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              • #8
                I watched a boat builder on Youtube "repair" a boat, by using the original parts to replace every single piece of the boat. Somehow it's still considered to be the same boat!

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                • #9
                  All I can say is I hope he doesn't make you tear it down before getting the permit and starting over.

                  I AM in Texas and I wouldn't try that here. Good luck with him.

                  As for that excavator, sounds like you earned the moniker "clumsy bastard". Do be more careful with it in the future.

                  PS: I lived and worked in a small Iowa town for some years with many farms nearby. The normal thing there was to let the old barns just rot until they fell over. I don't think they ever repaired them there or even applied a single drop of paint. A tax thing, I believe.
                  Paul A.
                  SE Texas

                  And if you look REAL close at an analog signal,
                  You will find that it has discrete steps.

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                  • #10
                    They won't give me too much grief over the barn. I won't even get a reprimand or fine. They will just tell me to TRY not to do it again. With everything we did to help out the community during the Corona pandemic I have earned a lot of Brownie points! I don't expect anything from them for what we did to help people but it won't hurt me either. Besides, it looks much better now. Note the big steel center post. The contractor looked at the old barn before we tore it down. When he was specking that center post he said to make it out of HEA I beam. Then he looked at me and said I better make that out of HEB to make it Bruce proof! I frowned at him even though I absolutely deserved it.
                    Last edited by Black Forest; 11-24-2021, 12:25 PM.
                    Location: The Black Forest in Germany

                    How to become a millionaire: Start out with 10 million and take up machining as a hobby!

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                    • #11
                      Are you sure that new one is in the same place? Seems like there are a lot more trees in the first photo.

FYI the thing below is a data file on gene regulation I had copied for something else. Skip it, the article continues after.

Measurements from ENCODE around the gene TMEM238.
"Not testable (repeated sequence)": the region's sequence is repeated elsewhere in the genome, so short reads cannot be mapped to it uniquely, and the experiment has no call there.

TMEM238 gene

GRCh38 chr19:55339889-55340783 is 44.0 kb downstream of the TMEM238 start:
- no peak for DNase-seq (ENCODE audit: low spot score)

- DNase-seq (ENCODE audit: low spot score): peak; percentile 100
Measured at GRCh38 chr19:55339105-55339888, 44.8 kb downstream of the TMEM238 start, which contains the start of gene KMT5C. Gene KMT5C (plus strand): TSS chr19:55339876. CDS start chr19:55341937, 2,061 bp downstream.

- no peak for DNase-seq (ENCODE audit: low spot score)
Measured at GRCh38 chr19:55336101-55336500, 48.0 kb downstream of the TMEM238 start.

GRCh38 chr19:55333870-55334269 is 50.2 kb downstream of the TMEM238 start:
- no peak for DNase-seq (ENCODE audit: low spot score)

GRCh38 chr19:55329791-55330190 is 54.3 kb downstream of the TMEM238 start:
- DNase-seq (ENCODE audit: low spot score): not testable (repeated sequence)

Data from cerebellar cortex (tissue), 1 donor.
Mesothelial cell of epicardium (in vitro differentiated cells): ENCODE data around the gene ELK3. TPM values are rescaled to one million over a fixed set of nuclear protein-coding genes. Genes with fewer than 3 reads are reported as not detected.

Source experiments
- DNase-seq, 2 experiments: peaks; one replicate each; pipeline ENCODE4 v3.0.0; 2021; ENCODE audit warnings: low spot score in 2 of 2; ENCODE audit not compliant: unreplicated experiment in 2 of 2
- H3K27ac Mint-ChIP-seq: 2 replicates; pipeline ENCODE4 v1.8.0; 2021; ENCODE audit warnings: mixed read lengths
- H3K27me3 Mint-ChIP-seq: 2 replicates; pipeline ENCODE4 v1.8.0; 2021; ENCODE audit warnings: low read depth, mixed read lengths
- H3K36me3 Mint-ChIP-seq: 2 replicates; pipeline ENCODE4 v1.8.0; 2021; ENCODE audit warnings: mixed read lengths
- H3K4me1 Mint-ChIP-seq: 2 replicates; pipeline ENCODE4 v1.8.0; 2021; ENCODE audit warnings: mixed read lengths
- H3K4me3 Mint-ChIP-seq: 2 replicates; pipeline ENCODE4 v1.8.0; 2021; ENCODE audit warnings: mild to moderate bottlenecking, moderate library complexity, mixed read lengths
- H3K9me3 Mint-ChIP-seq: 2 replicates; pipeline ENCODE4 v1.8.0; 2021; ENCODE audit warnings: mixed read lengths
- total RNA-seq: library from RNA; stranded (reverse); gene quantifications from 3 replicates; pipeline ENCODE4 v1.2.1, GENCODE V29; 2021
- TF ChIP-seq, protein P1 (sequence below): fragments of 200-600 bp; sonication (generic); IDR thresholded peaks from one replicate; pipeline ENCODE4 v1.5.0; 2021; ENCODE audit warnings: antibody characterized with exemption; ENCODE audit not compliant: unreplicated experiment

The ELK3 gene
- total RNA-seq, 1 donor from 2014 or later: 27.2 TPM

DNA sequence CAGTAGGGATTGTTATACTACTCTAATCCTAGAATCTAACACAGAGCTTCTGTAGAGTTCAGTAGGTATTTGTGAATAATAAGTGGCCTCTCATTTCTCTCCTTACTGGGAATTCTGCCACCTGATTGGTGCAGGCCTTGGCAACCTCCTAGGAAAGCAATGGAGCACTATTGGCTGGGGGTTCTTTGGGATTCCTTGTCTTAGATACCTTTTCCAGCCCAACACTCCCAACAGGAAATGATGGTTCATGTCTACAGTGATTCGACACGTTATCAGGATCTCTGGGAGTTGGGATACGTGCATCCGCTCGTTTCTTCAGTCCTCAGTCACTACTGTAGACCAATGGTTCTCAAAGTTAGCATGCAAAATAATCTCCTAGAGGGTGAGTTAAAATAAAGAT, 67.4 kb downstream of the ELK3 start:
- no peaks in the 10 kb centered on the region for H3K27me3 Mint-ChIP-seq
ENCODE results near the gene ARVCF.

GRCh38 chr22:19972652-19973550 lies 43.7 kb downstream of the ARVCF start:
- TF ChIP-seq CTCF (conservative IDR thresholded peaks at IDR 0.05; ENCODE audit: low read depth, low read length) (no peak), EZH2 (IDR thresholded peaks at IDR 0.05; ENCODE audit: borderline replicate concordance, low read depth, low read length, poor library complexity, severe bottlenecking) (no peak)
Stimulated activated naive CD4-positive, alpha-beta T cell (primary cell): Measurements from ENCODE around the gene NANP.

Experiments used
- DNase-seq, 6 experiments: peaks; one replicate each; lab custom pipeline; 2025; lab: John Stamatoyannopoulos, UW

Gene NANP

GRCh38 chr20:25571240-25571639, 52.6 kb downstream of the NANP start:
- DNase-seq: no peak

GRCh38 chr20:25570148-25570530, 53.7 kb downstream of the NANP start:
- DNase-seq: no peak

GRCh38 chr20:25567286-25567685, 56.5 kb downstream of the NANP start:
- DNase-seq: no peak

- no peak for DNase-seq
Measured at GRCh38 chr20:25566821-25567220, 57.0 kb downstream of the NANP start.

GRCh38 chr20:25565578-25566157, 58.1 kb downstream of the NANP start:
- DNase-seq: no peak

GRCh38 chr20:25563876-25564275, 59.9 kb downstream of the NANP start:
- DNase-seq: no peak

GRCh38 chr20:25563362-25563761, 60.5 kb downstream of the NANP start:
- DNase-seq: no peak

Paul A.
                      SE Texas

                      And if you look REAL close at an analog signal,
                      You will find that it has discrete steps.

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                      • #12
                        Originally posted by Paul Alciatore View Post
                        Are you sure that new one is in the same place? Seems like there are a lot more trees in the first photo.
                        Are you sure the photo is from the same angle?
                        Southwest Utah

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                        • #13
                          I've been told that here in Oregon no permit is required for an agricultural building. I didn't bother to get one for my tractor shed and no ones ever said anything. Yet! A friend of mine built a "hay barn" that had a 1 bdr apartment up stairs and it sure looked like a 3 car garage on the lower level. He stacked hay in one bay and that made it an ag building and the county couldn't do anything about it!

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                          • #14
                            They did something similar to a rowhouse across the street. Doubled the depth and raised each ceiling by at least 6", but left just enough original something at each stage to get by.
                            Location: Jersey City NJ USA

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                            • #15
                              In the St louis area ,contractors building new subdivisions do whatever they want. The only time an inspector gets picky ,is when the poor home owner must fix things that never should have passed inspection. Concrete streets are built with NO REBAR.They usually last about 10 years ,and then the taxpayer {me } fixes them. Edwin Dirnbeck